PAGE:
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The US government’s proposed overhaul of regulations that govern research with human subjects is flawed and should be withdrawn, an independent advisory panel said today.

The regulations, which are known collectively as the ‘Common Rule’, address ethical issues such as informed consent and storage of study participants’ biological specimens. In its report on 29 June1, the US National Academies of Sciences, Engineering and Medicine said that the government’s proposed changes are “marred by omissions and a lack of clarity”, and would slow research while doing little to improve protections for patients enrolled in studies. Instead, the panel recommends that the government appoint an independent commission to craft new rules for such research.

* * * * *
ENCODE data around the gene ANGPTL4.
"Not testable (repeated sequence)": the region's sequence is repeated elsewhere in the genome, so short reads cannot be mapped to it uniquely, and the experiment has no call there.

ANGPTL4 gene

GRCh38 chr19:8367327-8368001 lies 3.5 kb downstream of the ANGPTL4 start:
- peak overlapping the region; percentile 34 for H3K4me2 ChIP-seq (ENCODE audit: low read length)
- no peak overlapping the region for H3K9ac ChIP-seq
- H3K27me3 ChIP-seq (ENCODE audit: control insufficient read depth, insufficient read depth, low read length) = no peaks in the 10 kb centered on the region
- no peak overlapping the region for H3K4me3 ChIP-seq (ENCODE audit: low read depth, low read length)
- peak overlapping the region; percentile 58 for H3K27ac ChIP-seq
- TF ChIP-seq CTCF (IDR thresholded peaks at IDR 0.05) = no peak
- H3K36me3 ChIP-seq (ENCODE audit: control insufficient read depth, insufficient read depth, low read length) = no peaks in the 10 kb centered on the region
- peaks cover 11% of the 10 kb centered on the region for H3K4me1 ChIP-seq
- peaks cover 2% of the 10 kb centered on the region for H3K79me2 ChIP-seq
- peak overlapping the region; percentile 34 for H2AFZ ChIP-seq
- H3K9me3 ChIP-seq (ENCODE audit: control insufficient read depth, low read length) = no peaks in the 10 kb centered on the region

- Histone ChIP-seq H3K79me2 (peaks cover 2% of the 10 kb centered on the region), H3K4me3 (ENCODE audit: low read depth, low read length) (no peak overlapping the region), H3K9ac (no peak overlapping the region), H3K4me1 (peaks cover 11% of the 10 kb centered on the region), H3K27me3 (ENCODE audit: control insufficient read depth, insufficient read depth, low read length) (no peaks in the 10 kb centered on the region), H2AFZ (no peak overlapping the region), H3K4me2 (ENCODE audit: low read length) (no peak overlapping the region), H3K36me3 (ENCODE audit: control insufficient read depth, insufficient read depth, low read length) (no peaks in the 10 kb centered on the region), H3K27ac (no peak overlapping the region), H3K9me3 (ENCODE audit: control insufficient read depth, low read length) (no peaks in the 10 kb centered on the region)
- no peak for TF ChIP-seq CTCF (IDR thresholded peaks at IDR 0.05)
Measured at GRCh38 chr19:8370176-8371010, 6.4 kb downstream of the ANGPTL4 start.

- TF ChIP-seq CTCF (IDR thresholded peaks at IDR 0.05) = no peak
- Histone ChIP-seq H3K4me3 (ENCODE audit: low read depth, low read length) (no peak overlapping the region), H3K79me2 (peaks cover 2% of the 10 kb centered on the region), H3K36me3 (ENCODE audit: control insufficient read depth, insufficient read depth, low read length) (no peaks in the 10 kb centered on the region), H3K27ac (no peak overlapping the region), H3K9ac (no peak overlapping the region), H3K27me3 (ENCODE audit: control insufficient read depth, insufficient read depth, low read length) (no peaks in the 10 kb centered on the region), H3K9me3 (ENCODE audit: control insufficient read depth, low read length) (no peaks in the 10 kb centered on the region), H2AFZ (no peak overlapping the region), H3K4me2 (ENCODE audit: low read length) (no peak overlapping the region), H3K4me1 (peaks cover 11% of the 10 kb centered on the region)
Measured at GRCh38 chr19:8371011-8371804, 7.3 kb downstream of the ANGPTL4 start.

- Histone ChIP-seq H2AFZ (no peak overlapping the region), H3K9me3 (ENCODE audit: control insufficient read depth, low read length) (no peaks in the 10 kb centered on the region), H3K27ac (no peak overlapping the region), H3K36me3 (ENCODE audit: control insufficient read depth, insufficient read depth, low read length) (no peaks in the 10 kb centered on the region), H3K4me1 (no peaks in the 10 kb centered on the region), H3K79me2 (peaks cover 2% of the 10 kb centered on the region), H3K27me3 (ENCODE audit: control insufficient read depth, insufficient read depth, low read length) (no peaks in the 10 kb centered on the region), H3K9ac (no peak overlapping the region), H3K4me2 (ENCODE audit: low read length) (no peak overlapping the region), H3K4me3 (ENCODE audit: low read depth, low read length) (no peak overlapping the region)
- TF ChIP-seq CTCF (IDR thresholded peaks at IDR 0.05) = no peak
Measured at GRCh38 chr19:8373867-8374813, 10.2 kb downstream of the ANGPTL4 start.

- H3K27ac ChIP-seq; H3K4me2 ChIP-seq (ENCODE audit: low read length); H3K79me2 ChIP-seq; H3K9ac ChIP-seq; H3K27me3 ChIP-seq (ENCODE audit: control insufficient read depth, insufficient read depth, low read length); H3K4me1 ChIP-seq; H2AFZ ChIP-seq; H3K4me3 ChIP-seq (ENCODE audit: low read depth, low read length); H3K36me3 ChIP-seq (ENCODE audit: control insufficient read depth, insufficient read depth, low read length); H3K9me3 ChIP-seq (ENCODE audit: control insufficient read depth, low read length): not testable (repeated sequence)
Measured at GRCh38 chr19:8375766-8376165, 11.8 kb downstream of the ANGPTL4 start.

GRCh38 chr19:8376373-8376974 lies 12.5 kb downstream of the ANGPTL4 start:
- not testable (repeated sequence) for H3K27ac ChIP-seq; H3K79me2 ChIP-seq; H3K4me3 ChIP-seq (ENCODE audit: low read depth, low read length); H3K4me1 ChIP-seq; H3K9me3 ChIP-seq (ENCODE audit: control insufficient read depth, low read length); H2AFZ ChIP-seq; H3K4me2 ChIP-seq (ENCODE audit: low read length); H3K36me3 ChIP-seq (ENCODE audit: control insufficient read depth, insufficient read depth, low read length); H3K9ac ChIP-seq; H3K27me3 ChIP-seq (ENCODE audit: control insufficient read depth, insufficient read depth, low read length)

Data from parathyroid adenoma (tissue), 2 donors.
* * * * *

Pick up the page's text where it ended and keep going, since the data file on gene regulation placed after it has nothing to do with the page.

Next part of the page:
The Common Rule, which was introduced in 1991, is based on the Belmont Report, a 1978 document that lays out principles for ethical research with humans, such as minimizing patient harm and maximizing the benefit of such research to society. Over time, achieving such goals has become more complex because of technological advances — such as the rise of DNA identification and shared databases, which can make it harder to maintain patient privacy.

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Report: Optimizing the Nation’s Investment in Academic Research, National Academies of Science, Engineering, Medicine

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